Your Turn!

If you’re a regular on this site you probably noticed that I like to encourage you to practice ethical consumerism. I think it’s not only the best way to improve conditions on this planet of ours but can also be a surprisingly transformative practice. I find it to be transformative in a way that’s similar to the Buddhist meditation practice of metta bhavana (the development of loving kindness).

This month, I’m going to provide another incentive to consider the impact of one of your purchases (a product, a meal, a hotel, a cup of coffee, anything at all). Rate it on a scale of 1 -5 Green Stars for social and environmental impact and post a review on any public site (e.g., Yelp or TripAdvisor for a business or any retail website for a product). You don’t have to consider every angle – just whatever is important to you. Also, it doesn’t have to be long or Pulitzer-worthy. Just get started!

Send me a link to your review as a comment below (or by email, if you prefer: jmskrb at gmail dot com).

I’ll pick two reviews (or maybe more if there are several good entries) to feature in a blog post around Feb 19th. (I can also keep your review private if you prefer.)

If selected, you will receive a gift from the World Wildlife Catalog – I will donate $55 to the WWF and they will send you a gift of your choice – it’s a win-win for the reviewer and the WWF 😉

WWF Gifts

20 thoughts on “Your Turn!

  1. What a fantastic post! I had an experience just recently and was meaning to write about it. Also, have been meaning to do it more often but not gotten around to it – the public comment thing – so this is just the ideal push. Thanks, J. You’re the best. (P.S. Would love everything I scribe to be Pulitzer worthy! Hehe.)

    Liked by 1 person

  2. Such a great idea, I write blog posts but never think to share it on yell or tripadvisor. Here are a couple I have done tonight, and will begin doing more in the future.

    Liked by 1 person

    1. Hey Anna – thanks for sharing the reviews! Nice that you link back to your blog post from the review.
      If you want to make it a Green Stars review please include a Green Stars rating (independent of the normal rating – so you can say in the review “I’m giving them x/5 green stars for social and environmental impact.”).
      For example, for the Vivo Barefoot shoes, you could consider the following:

      1. The shoes you bought are vegan
      2. However, they also make many leather shoes (if you’re a vegan and want to support vegan companies)
      3. Ethical Consumer gives them 13/20 points (not bad).
      4. RankaBrand also rates Vibo somewhere in the top 30% of shoe makers – 8th out of 36 brands.
      5. Most of Vivo’s info on sustainability is very vague – there are very few solid statements or commitments.
      6. However, they do have a repair service, which is important.
      6. How did you feel about the materials used, packaging, etc.?
      7. Do you think they’ll last a long time? (may be too early to say)

      What do you think – how many green stars?


  3. Hey, this is a great idea! Nothing like a little giveaway to increase engagement, huh? 🙂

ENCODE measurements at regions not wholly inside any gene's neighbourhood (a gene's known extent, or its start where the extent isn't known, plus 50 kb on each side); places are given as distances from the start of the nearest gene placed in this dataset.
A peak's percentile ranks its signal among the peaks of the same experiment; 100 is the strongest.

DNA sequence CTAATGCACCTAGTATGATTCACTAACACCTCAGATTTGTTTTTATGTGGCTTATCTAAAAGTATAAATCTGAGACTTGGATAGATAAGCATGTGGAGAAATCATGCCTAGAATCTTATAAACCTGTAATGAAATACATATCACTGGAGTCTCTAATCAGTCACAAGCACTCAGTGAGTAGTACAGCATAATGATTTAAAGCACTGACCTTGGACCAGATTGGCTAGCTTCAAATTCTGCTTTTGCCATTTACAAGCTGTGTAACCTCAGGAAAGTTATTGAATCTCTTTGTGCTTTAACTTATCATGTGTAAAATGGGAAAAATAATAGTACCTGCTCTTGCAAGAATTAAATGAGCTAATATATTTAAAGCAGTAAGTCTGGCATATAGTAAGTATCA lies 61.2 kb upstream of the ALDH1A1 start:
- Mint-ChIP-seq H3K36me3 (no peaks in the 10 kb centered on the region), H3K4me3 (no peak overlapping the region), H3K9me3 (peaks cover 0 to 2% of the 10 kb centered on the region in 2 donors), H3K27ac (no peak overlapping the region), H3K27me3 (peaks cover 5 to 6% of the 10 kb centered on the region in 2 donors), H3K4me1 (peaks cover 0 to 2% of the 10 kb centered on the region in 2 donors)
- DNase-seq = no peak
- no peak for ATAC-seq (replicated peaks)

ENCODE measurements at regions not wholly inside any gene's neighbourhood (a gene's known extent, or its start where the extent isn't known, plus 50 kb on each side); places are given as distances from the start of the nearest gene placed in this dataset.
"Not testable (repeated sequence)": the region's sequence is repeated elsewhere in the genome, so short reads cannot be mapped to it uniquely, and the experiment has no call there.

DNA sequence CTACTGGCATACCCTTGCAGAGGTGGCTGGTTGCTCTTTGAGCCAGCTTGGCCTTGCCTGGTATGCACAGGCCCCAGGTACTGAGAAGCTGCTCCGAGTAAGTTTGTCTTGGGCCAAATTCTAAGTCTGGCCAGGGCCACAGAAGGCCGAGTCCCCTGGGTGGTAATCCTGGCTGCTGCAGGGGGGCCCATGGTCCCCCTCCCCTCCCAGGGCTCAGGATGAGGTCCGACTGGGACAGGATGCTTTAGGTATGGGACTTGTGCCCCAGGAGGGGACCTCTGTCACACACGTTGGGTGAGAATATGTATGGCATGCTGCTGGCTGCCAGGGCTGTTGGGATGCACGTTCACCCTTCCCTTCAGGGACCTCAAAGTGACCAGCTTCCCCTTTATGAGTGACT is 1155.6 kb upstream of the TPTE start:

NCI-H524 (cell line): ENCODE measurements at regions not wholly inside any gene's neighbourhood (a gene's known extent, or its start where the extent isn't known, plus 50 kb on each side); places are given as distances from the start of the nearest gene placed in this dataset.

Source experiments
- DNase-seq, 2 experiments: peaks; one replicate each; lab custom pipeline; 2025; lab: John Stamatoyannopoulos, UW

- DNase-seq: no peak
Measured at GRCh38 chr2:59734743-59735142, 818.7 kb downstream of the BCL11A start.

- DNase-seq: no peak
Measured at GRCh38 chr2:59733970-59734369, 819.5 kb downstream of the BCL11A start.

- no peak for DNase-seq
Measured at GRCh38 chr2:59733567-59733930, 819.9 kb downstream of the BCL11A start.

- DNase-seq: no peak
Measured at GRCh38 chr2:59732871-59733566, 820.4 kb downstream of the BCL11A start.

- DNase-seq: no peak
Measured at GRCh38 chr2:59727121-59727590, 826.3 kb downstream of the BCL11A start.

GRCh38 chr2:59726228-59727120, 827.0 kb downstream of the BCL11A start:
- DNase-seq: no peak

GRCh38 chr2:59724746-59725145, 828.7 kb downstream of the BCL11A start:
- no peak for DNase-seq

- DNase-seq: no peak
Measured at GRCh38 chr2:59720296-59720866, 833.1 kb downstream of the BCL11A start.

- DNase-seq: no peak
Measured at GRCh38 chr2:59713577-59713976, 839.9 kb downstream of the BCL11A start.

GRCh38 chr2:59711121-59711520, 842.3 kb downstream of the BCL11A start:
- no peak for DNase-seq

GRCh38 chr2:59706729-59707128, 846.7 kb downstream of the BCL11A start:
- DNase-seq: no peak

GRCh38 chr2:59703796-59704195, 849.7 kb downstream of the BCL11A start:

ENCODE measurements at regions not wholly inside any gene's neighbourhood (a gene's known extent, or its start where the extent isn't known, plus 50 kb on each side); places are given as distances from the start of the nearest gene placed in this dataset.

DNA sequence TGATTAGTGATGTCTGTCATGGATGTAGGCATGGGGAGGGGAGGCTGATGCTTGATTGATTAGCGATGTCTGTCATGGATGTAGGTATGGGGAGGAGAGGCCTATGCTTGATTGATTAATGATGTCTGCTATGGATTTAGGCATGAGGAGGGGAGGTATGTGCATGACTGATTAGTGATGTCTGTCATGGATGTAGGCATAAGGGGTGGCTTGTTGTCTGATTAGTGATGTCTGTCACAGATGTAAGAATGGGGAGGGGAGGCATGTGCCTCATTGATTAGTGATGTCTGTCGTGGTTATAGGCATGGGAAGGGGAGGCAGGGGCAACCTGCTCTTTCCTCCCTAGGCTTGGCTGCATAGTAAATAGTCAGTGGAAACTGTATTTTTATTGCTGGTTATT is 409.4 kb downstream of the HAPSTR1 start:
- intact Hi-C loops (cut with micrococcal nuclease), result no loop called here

I reviewed an order I made last month here:

    Possibly wrote a bit too much to be helpful, but that’s something I’m working on! Thanks for hosting this; I’ll be sure to link back to this on my blog. By the way, I’m wondering why WWF seems to be the charity of choice? No shame if it’s because cute animals make for universal incentive!

    Liked by 1 person

  4. No, this is wonderful Miranda! It was very interesting to learn about your search for (and criteria for) sustainable fresh veggies in Hong Kong. I read a quote about going the extra mile that’s relevant, but I can’t find it now because there are so many quotes about going the extra mile! Just pick one 😉
    But it’s totally true that people will always wonder about things like, “Is this Chinese certification for organic produce reliable?” or “Are there good organic farms closer to HK that deliver veggies?”. And by taking the time to really research these topics you’ve written a review that will be useful to many. I think you’d make a good investigative journalist or scientist 🙂

    Liked by 1 person

      1. Aw, thank you! I’ve thought about going into journalism, perhaps for a niche magazine, but I’m still not sure. ^^;

        Of course, you can choose whatever charity to which you donate, but I quite like Peter Singer’s list of charities ( since effective altruism satisfies the utilitarian intuition. Singer is far from the end-all-be-all of ethicists, but given that I myself focus on very specific issues I like to make up for it by donating to other causes.

        The Schistosomiasis Control Initiative is recommended by practically every ‘good charity guide’ (e.g. Give Well) and can make smaller amounts go a long way, while One Acre Fund is most relevant to social and environmental concerns. But really, so long as one picks a charity that can be trusted, it’s hard to go wrong! 🙂

        Liked by 1 person

      2. Thanks Miranda – I’ll add The Life You Can Save to my reading list. I read a similar book called Doing Good Better (also written by a philosopher) but had some issues with it (You can read my review of that book here if you like). The issues were not with the idea of rating charities (I think that’s useful if done well) but for his general advice on life.

        Liked by 1 person

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